A new partnership will help Hampton Roads aviation maintenance students land high-demand jobs. Boeing’s market outlook estimates there will be 769,000 new aircraft mechanics needed worldwide through 2038 — with 193,000 needed in North America alone. To fill that shortage of certified aviation technicians, the Hampton Roads-based Aviation Institute of Maintenance is partnering with Chicago-based AAR, the largest aviation maintenance, repair and overhaul station in North America, to enable local students to train at AAR's hangars, graduate with jobs and have the opportunity to lower student debt. That means local students will be interning for a company that services aircraft for numerous airlines including United, Southwest and Alaska. "It will be significant for the aviation workforce in Hampton Roads over the next decade," said Joel English, AIM vice president of operations. AIM finalized its agreement to join AAR's Eagle Career Pathway Program on July 25 at Town Point Club in Norfolk. Students finishing AIM's 23-month aviation maintenance program incorporating an AAR internship will be offered jobs on the company's team. "AAR is really, I think, taking the lead in developing more course strategies that really bring together aviation maintenance schools and developing this pathway for high school all the way through to the career," said Ryan Goertzen, AAR vice president of workforce development. It made sense for the company with about 3,000 technicians in maintenance, repair and overhaul to reach out to the largest school in its network creating airframe and power plant technicians, he said. AIM became the sixth institution in the career pathway program, which provides a level of training that exceeds Federal Aviation Administration standards and prepares students for entry to one of five U.S. AAR maintenance, repair and overhaul facilities. The program launched in October 2018. The program will also bring local students to one of AAR's facilities in Miami, North Chicago or Indianapolis and expose them to careers beyond aviation technician, Goertzen said. Students move through the ranks starting at apprentice and eventually up to a level one technician. “That’s really important because I think most people don’t understand where you can go by holding just your airframe and power plant certification,” he said. There are a variety of other positions they can aspire to achieve such as maintenance operations, management, quality control and safety, Goertzen said. And students have incentive to move up the ranks. English calculated that the average student can have three-quarters of their student loan debt taken care of by AAR. The average student loan debt is about $20,000. While each level comes with a pay increase, AAR adds a back-tuition payment of $5,000 for each level up to $15,000, Goertzen said. AAR’s commitment to a student’s salary, job path and future career is amazing on top of the fact that they are making a commitment to their past as well by paying down student loan debt, English said. “There is no other organization that is committed to student success in that way and that just makes me really proud to be a part of this,” English said. AIM currently has 12 campuses in 10 states, including its Norfolk headquarters, which will relocate to a 109,000-square-foot building on Little Creek Road in January. The larger space will enable AIM to incorporate a local high school program similar to what it has in other states.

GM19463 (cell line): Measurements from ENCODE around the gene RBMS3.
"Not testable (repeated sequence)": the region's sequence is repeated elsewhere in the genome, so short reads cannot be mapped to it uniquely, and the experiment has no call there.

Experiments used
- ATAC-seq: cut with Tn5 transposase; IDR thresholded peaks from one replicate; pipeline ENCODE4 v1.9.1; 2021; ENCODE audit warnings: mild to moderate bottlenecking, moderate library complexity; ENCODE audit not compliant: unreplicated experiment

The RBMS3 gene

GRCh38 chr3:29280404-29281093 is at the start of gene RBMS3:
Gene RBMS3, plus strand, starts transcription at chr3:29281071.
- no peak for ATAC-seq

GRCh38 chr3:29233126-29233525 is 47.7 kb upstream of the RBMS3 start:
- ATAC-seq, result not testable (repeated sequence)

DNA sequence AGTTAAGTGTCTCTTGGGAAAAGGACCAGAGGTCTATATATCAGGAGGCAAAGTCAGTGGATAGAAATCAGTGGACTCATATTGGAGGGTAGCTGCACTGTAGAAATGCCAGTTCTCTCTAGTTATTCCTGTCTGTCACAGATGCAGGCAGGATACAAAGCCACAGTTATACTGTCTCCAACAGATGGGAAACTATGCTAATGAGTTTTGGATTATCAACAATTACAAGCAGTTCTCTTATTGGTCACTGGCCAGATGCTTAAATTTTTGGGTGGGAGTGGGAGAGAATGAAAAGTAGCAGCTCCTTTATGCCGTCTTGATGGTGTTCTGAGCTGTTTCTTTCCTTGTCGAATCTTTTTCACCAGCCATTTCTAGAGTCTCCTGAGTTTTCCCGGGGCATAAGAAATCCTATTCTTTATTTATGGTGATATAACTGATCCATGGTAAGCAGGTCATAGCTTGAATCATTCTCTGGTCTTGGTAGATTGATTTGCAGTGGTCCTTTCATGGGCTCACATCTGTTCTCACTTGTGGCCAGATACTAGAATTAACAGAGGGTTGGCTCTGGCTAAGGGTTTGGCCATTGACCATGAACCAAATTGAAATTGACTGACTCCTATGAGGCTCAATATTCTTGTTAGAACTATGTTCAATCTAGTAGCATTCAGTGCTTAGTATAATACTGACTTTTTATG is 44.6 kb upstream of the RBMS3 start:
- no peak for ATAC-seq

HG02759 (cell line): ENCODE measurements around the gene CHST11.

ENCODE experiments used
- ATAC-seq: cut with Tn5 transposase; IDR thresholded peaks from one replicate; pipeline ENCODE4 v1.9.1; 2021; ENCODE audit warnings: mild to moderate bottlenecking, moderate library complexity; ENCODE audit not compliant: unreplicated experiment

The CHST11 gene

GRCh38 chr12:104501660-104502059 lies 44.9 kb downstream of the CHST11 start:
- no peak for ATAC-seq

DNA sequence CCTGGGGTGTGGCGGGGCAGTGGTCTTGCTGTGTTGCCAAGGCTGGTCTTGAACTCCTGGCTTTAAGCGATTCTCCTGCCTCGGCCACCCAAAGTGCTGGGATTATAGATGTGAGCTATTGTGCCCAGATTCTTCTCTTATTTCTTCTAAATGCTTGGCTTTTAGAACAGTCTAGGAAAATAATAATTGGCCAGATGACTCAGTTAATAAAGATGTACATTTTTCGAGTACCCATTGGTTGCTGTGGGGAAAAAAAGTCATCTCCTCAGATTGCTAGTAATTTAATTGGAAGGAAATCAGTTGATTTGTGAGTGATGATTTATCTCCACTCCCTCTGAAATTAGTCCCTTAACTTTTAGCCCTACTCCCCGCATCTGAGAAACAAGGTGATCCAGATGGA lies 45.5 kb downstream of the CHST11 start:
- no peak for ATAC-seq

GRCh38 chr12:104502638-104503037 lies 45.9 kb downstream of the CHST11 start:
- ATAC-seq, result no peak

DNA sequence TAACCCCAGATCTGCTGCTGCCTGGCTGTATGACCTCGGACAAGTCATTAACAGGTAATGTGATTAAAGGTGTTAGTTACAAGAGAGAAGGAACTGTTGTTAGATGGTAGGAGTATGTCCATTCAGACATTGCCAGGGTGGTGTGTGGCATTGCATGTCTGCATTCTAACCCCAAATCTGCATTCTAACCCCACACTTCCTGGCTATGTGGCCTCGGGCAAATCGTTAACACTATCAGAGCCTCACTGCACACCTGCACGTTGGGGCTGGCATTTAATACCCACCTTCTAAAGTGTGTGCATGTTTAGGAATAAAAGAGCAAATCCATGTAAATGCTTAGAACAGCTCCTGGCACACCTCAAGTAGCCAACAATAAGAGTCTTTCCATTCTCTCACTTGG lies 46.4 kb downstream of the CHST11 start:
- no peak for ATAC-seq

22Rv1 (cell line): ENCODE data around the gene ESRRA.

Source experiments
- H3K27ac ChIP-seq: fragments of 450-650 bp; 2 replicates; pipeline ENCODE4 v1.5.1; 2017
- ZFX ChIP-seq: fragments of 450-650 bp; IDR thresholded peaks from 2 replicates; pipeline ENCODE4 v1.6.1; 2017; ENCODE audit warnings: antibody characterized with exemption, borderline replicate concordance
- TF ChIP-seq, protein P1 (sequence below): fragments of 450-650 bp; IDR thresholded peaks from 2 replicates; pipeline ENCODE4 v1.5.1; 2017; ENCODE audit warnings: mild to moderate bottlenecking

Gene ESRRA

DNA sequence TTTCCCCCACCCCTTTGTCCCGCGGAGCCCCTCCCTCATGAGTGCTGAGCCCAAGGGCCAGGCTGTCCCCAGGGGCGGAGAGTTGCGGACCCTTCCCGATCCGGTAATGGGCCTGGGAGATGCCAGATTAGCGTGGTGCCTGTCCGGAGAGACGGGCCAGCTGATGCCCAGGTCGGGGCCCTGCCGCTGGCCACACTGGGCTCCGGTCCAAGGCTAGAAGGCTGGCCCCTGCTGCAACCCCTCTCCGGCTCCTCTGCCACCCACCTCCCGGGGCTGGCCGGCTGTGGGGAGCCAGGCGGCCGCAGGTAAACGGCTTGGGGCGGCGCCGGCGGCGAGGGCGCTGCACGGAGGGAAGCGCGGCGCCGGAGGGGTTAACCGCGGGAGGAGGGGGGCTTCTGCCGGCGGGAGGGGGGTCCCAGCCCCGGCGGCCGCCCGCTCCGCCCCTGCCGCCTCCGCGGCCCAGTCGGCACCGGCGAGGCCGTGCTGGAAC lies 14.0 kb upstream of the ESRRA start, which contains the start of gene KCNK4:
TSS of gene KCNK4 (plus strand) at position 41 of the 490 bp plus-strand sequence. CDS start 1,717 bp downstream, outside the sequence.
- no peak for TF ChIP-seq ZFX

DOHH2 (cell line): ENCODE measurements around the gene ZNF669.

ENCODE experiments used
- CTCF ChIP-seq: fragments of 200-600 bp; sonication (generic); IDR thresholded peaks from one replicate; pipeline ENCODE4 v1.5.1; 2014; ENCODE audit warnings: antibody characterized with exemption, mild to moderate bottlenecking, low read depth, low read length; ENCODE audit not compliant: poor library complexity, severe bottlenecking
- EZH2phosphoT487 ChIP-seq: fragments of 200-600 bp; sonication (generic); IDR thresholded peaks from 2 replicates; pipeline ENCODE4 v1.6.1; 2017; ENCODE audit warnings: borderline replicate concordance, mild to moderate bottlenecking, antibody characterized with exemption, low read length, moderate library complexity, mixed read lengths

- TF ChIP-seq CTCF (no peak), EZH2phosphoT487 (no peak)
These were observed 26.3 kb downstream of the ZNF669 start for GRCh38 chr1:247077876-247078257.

Courtesy of Sandra J. Pennecke, Inside Biz, 757-222-5356, firstname.lastname@example.org